To see how well laptop makers support their products, we went undercover, posing as everyday users, and tried to answer three questions. We used both the online and telephone support systems of the top 10 manufacturers (because it stopped making consumer laptops, Toshiba missed the cut).

For each brand, except for Apple, which has its own OS, we asked one common question about how to stop the computer from going to sleep and then requesting a password upon wake-up. All the other questions were customized for the brands and the consumer laptops we chose for testing.

We initiated three phone sessions for each brand, asking one question per session. We also used each company’s web resources, including articles, forums and live chat, to find answers. We attempted to contact the companies via both Facebook and Twitter. If a company offered a mobile app for support, we tried that also.

Each brand received a score out of 100, of which 60 points rate the company’s online support — web, social, apps and forums — and the other 40 points score the brand’s phone-based support. We gave online support more weight, because it’s a more popular way to get help and is most people’s first stop.

Tech Support Showdown

  • Scorecard and Winners
  • Acer
  • Apple
  • Asus
  • Dell
  • HP
  • Lenovo
  • Microsoft
  • MSI
  • Razer
  • Samsung

SXSW 2017: What to watch out for over the weekend

The atmosphere here in Austin, Texas is warming up nicely (as is, thankfully, the weather). With the smell of BBQ and the constant strum of guitar now permanently lingering in the air, it can only mean one thing: SXSW’s Interactive weekend is upon us. If you’re not here on the ground in Austin, no worries, we’re here to bring the show to you via the interpipes.

What do Ridley Scott, Bill Nye, La La Land and Joe Biden have in common? You guessed it, all of them are featuring at SXSW this weekend. And that’s just the start. Scott is here promoting the next installment of the Alien movie franchise, so isn’t presenting a keynote. But fans of the movies should keep an eye out over the weekend though, as you never know where he might pop up.

Bill Nye on the other hand is here in full “Science Guy” force, with the premier of his documentary feature that follows his journey in Carl Sagan’s footsteps. Buzz Aldrin is also here later in the week, but there appears to be no immediate plan to recreate their recent fashion collaboration.

In other movie news, Lionsgate — the studio behind almost the best picture last year — will be hosting a fireside chat with Justin Hurwitz, the man responsible for that sound track, and the cameo appearances of hot music tech (such as Native Instruments’ Maschine, and the Roli Seaboard) in the film.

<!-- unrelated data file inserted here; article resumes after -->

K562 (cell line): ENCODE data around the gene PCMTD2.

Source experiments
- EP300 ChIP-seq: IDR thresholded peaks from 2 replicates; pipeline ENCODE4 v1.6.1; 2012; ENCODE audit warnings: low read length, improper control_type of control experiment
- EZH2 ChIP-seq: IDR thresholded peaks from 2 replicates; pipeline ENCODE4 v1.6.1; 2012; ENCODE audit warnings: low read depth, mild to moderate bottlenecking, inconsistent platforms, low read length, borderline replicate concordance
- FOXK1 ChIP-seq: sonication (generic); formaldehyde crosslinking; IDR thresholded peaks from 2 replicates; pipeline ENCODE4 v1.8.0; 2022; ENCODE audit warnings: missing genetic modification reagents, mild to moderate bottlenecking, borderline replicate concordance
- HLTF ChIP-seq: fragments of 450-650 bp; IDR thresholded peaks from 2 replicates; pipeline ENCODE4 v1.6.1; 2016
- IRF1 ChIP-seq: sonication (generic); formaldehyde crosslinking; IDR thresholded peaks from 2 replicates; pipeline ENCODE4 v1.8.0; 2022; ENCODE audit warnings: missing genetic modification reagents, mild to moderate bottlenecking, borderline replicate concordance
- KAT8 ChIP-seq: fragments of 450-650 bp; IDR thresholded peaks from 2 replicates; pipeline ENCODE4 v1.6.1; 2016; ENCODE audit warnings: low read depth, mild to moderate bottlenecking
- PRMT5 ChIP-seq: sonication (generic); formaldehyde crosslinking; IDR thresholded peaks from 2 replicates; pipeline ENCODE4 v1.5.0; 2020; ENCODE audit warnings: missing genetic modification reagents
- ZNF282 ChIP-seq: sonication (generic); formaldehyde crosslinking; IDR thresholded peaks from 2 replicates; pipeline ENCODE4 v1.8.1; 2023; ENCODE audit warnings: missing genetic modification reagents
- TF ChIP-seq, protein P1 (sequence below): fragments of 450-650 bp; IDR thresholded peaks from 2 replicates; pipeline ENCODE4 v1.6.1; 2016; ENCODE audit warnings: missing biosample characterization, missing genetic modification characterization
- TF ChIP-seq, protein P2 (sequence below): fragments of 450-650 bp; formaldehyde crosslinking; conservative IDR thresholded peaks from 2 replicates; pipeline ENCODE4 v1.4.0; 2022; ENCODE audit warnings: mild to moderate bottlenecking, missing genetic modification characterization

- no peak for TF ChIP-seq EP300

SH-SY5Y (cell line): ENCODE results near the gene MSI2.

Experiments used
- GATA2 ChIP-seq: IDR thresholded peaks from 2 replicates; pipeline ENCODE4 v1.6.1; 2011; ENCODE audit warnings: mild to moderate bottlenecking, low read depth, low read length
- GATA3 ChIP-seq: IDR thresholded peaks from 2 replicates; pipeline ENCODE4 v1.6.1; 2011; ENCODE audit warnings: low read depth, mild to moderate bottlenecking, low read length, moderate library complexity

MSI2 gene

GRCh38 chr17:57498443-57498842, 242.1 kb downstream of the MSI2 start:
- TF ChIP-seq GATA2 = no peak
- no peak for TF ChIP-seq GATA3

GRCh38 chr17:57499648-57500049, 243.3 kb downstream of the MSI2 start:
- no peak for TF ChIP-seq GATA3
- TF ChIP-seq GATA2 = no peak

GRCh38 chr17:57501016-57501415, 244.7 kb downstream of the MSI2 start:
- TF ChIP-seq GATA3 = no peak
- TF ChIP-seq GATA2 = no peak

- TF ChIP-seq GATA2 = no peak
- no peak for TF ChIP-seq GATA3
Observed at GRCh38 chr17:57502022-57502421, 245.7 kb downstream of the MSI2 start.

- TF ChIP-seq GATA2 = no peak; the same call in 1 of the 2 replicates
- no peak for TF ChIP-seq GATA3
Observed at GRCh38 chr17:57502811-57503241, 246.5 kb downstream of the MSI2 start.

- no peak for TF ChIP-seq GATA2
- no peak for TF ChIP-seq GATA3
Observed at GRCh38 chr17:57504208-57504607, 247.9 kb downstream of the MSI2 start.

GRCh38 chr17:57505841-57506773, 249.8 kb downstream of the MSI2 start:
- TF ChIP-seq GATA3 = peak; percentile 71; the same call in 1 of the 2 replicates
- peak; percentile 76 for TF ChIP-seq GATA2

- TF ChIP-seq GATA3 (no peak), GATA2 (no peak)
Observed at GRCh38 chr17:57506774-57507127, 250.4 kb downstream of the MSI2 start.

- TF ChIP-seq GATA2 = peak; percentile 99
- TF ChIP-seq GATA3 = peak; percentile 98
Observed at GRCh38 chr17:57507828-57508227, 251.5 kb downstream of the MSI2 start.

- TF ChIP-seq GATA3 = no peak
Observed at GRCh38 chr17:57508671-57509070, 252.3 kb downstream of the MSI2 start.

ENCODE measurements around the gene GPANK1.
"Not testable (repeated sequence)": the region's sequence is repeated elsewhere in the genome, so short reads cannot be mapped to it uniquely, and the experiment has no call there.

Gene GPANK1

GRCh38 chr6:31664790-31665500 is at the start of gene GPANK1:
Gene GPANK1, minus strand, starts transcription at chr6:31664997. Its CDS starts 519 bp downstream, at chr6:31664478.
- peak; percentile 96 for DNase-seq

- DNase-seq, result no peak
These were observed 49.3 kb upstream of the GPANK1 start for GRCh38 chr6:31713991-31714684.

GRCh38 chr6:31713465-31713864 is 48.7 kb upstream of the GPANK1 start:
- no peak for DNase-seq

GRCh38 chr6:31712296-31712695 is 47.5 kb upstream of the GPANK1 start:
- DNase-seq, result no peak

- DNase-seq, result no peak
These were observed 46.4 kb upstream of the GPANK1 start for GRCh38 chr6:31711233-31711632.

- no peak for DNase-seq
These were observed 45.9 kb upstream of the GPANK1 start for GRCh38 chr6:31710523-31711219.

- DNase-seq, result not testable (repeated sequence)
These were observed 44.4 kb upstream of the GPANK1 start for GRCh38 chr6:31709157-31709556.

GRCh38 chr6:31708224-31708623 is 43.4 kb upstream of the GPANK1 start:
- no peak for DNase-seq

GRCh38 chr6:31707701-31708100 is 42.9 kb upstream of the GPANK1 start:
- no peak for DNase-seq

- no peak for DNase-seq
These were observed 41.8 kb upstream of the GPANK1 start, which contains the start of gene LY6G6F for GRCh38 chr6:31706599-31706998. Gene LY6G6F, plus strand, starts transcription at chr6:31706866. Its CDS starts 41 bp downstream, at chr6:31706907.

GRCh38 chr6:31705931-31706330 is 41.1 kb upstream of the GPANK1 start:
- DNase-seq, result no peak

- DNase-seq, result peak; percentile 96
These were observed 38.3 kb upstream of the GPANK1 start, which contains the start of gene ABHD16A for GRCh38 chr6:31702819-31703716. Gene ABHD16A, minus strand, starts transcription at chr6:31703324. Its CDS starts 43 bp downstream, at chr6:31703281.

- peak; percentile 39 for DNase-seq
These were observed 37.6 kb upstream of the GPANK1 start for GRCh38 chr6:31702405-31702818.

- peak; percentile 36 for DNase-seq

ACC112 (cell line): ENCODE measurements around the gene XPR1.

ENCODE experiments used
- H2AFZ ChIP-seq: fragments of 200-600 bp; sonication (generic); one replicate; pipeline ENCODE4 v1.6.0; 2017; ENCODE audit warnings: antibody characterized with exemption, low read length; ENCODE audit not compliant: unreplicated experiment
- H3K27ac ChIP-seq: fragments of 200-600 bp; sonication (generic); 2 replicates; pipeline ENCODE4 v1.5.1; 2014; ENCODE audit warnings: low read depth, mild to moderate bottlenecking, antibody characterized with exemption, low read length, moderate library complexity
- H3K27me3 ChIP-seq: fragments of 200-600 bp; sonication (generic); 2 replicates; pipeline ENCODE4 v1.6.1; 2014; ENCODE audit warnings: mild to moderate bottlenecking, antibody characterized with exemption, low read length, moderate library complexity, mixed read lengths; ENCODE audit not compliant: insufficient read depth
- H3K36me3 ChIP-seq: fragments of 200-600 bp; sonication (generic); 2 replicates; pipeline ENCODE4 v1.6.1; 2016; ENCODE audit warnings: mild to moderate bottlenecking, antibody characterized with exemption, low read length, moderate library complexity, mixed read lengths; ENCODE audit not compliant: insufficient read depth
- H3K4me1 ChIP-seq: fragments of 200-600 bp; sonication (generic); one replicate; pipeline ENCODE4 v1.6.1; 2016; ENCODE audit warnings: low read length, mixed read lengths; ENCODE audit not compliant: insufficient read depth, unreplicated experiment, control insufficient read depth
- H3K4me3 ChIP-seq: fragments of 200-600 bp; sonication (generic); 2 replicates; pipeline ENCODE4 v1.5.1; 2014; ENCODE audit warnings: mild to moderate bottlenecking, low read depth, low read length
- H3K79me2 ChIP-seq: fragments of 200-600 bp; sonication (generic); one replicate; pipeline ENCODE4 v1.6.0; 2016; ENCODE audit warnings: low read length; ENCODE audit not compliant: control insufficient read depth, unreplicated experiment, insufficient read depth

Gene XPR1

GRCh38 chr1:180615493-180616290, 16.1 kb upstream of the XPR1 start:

Last year’s biggest keynote was undoubtedly, then President, Barack Obama. This year, his wingman Joe Biden is in Austin to talk about his work in the fight against cancer, and the Biden Foundation. We’ll be there, and expect video highlights to follow.

There’s more to SXSW than celebrities and keynotes though. So rest assured we’ll be hopping across town scoping out the best new gear, events and other weirdness that Austin’s most famous show has to offer.


These are the best iOS 11 concept designs we’ve seen yet

The next iPhone is well on its way, and we’ve heard a ton of rumors about what the new phone (or phones) might look like. With any new smartphone, however, there’s sure to be a new operating system to go along with it. For the next iPhone, that means iOS 11. Although we’ll probably start hearing details regarding the mobile OS soon, creative minds are already at work creating concepts of what they want the operating system to look like. These aren’t based on any facts, but rather things the creators want to see in iOS 11. That said, here are some of our favorite iOS 11 concept designs so far.

iOS 11 Concept From Jacek Zieba

This is perhaps one of the newest concepts, and the best thing about it is that we can totally see it coming to fruition. The ideas in the video show some small and very reasonable tweaks to iOS 11 that would make things a lot easier in a number of different situations. For example, the video shows a beautiful and classic-looking Dark Mode, a feature that has long been requested by iOS users. The video also shows a slew of great features, including the ability to set up multiple accounts on a single iPad, a button for locking the screen orientation, and a split-screen mode for the iPhone. The latter would allow users to engage in a variety of activities simultaneously, meaning you could essentially watch a video while surfing the web.

All these changes are well-designed and look very Apple-esque, so perhaps Apple will take note and implement some of them in future iOS builds.


While this concept is a little less believable than the previous one, it still draws inspiration from Apple’s software. Only, that inspiration comes from the Apple Watch’s WatchOS, rather than iOS. As you can see in the video, the home screen seems to use a clock with circular icons surrounding it, which is very similar to the main screen on the Apple Watch.

Even the quick settings menu is a little more circular — it boasts a rounded border rather than the straight interface normally found on the iPhone. The concept even incorporates the Watch’s Digital Touch feature, which allows users to send little sketches and taps to other users.

ComConceptsiPhone iPhone 8 Concept

This concept isn’t limited to software, as it also shows a concept for the iPhone 8’s hardware. In the video above, the iPhone does away with the long-used Home button in favor of a larger display. The fingerprint sensor is built directly into the display and shows up in the bottom-left of the screen. The operating system is even given classy notifications, as well as a new control center, which looks sleeker than iOS’ current one.

Aside from the aforementioned hardware changes, this iOS concept shows some basic refinements that we could see Apple actually making in the future. There’s certainly no guarantee, but the changes look very Apple-esque and modern.